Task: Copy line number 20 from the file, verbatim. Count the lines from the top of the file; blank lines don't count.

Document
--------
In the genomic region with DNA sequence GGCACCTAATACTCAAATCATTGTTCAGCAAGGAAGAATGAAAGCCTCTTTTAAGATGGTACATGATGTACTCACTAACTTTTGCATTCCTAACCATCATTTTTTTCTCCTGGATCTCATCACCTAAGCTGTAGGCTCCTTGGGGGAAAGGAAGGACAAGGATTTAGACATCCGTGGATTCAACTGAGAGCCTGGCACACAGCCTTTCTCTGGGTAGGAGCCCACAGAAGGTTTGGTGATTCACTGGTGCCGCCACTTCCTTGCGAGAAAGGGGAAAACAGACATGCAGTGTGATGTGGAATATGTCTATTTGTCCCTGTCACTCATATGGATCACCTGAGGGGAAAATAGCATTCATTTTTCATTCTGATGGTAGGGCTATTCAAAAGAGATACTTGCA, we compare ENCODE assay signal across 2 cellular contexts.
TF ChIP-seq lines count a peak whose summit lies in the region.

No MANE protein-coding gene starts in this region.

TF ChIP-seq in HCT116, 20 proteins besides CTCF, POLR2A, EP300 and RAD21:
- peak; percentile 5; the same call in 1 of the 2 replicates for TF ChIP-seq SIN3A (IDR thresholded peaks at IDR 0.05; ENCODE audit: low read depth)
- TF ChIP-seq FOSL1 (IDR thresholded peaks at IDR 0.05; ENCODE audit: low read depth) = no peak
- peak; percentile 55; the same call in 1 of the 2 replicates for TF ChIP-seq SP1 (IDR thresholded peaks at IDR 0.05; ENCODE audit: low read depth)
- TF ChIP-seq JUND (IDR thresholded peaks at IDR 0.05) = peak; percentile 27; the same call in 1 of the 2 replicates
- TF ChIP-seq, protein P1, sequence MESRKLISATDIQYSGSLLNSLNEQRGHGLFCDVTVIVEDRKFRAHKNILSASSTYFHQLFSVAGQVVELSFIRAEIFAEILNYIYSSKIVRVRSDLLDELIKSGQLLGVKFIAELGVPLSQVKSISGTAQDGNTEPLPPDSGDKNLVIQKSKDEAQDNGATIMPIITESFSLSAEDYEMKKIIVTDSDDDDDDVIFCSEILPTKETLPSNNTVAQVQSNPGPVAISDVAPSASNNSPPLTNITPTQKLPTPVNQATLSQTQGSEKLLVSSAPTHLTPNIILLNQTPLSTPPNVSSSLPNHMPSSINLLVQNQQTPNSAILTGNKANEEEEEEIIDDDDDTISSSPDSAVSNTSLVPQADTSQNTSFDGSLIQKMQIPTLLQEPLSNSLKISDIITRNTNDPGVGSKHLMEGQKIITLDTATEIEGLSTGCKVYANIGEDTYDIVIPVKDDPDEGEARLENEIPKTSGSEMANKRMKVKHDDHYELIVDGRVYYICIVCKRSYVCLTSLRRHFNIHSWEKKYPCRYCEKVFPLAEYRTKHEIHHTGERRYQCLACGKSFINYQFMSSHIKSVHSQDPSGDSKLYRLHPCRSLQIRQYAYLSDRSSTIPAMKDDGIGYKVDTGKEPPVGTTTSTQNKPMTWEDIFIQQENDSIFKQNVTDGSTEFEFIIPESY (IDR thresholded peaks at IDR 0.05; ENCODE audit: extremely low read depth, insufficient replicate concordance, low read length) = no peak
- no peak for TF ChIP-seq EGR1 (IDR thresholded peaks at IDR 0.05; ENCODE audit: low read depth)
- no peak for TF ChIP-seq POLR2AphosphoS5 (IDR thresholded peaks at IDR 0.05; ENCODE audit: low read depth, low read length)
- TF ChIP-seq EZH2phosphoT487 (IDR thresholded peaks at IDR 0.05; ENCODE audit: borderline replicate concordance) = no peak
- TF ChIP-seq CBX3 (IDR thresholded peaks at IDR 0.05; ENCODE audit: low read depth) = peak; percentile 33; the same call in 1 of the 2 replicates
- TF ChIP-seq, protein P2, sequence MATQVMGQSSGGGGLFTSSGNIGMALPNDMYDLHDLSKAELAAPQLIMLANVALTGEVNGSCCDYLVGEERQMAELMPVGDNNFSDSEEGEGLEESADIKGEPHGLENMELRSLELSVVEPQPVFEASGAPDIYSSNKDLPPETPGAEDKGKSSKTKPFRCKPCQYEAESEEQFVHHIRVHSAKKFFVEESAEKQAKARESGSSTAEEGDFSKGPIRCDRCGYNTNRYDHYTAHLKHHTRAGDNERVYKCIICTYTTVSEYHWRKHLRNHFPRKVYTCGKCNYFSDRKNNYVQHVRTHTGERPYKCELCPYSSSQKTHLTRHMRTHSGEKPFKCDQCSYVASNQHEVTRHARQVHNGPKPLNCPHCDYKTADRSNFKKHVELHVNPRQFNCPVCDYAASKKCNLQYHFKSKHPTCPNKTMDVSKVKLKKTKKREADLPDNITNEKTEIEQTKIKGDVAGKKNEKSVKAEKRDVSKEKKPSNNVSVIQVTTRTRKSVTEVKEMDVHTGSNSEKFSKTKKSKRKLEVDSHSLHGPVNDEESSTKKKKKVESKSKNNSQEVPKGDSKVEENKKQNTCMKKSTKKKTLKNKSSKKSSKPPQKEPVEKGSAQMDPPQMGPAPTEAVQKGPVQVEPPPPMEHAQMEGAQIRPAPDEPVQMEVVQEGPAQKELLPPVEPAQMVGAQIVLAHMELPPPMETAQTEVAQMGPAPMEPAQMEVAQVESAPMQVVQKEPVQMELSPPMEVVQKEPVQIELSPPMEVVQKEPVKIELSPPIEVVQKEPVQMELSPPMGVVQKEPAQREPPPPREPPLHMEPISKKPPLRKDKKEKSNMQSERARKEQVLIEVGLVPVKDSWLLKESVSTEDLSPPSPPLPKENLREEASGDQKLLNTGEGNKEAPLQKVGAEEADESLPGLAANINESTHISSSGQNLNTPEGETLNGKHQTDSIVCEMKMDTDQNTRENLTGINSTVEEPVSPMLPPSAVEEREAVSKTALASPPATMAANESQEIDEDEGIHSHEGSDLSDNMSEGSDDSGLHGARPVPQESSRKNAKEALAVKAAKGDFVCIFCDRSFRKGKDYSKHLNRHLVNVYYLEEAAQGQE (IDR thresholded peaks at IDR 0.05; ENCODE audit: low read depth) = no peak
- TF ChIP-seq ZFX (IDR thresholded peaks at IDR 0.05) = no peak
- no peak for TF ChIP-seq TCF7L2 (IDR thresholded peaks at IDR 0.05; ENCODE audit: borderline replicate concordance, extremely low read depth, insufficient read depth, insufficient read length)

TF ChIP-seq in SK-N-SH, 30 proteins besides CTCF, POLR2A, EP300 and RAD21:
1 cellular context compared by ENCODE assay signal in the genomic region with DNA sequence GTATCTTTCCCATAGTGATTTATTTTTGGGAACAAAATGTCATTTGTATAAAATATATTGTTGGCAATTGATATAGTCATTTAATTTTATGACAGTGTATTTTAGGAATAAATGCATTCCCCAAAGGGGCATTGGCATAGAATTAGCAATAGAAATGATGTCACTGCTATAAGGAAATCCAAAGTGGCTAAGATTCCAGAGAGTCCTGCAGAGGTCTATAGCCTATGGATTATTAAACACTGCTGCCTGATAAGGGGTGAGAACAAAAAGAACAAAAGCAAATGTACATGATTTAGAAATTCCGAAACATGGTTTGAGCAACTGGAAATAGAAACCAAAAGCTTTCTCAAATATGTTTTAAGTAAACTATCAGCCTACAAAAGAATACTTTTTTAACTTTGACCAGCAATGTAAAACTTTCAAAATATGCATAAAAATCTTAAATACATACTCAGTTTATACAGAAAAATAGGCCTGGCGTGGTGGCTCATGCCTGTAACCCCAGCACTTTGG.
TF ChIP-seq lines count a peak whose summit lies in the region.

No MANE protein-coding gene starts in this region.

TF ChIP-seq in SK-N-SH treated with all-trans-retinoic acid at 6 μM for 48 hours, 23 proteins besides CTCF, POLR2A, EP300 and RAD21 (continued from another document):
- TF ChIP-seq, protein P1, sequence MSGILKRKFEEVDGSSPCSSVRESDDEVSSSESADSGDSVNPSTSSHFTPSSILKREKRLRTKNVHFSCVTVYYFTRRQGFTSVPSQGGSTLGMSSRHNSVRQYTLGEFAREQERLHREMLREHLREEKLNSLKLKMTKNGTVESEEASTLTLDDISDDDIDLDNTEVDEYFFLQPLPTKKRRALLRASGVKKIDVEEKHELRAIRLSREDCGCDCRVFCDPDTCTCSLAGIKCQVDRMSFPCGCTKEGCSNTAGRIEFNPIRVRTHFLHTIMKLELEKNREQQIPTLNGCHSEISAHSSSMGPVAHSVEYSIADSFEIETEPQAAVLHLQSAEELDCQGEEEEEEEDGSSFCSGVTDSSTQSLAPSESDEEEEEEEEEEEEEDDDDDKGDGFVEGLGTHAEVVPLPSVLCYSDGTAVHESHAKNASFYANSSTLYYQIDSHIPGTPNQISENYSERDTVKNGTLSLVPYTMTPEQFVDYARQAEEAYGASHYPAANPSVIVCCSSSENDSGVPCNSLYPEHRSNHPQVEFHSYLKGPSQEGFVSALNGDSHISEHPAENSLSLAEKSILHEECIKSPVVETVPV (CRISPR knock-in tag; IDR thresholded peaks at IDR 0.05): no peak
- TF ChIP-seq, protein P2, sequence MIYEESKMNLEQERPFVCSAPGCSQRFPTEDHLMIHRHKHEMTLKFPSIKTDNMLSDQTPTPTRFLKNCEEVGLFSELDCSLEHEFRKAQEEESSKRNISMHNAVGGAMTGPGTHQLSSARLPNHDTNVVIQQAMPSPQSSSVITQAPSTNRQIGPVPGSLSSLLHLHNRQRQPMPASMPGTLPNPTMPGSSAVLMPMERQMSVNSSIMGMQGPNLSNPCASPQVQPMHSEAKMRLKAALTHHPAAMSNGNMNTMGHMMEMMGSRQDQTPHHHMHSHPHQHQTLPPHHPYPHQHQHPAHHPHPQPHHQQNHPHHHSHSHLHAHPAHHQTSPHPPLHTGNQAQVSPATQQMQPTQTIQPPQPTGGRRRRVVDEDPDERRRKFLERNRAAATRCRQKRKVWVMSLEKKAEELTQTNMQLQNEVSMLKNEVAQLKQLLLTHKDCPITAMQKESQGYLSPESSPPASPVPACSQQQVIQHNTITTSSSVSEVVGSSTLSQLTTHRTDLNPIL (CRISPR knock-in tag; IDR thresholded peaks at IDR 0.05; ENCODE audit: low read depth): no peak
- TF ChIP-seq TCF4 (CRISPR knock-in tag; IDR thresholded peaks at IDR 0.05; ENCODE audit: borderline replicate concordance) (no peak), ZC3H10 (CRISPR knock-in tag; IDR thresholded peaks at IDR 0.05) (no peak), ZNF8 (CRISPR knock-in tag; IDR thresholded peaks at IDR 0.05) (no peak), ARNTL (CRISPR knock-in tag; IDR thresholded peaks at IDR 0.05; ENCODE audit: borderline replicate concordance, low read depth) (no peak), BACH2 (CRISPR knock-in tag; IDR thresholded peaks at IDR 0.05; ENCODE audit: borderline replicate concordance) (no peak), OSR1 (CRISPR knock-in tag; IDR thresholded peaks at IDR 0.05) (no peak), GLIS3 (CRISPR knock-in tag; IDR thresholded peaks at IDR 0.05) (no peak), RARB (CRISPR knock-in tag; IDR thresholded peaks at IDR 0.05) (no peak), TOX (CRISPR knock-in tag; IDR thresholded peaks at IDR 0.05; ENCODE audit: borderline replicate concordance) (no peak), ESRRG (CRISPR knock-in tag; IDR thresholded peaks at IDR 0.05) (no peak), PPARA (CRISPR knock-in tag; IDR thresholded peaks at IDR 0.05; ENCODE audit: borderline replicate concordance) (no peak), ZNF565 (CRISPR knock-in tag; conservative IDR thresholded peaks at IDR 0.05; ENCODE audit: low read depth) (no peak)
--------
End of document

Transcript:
No MANE protein-coding gene starts in this region.